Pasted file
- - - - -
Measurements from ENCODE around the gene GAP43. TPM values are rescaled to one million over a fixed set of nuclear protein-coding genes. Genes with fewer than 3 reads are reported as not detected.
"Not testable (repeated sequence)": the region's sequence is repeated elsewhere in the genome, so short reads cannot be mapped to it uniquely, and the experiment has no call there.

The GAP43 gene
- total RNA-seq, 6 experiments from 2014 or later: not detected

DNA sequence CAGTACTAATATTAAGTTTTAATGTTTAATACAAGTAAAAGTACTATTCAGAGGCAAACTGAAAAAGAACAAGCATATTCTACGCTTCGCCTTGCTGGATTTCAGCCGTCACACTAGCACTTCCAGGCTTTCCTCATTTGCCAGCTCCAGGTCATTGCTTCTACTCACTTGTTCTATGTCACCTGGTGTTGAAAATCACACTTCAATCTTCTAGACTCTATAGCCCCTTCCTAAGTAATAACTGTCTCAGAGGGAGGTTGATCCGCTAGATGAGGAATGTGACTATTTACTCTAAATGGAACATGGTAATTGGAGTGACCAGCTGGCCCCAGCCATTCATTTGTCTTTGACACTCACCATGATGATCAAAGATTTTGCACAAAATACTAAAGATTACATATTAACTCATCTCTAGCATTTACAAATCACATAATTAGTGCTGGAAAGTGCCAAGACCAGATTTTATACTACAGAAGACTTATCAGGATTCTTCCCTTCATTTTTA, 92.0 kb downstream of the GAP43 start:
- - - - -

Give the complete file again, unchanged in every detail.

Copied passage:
Measurements from ENCODE around the gene GAP43. TPM values are rescaled to one million over a fixed set of nuclear protein-coding genes. Genes with fewer than 3 reads are reported as not detected.
"Not testable (repeated sequence)": the region's sequence is repeated elsewhere in the genome, so short reads cannot be mapped to it uniquely, and the experiment has no call there.

The GAP43 gene
- total RNA-seq, 6 experiments from 2014 or later: not detected

DNA sequence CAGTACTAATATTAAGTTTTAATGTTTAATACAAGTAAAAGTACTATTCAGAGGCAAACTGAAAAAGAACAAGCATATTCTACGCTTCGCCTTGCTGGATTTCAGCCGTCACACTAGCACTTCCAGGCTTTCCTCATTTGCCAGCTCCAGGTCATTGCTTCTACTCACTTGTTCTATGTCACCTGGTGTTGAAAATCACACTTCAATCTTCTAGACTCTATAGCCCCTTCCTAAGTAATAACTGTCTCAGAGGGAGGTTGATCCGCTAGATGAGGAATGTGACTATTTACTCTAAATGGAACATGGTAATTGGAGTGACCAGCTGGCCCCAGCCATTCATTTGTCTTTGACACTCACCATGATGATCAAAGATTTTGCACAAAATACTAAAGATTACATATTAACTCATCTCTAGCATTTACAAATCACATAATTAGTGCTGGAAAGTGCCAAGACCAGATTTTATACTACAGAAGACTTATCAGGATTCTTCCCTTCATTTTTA, 92.0 kb downstream of the GAP43 start: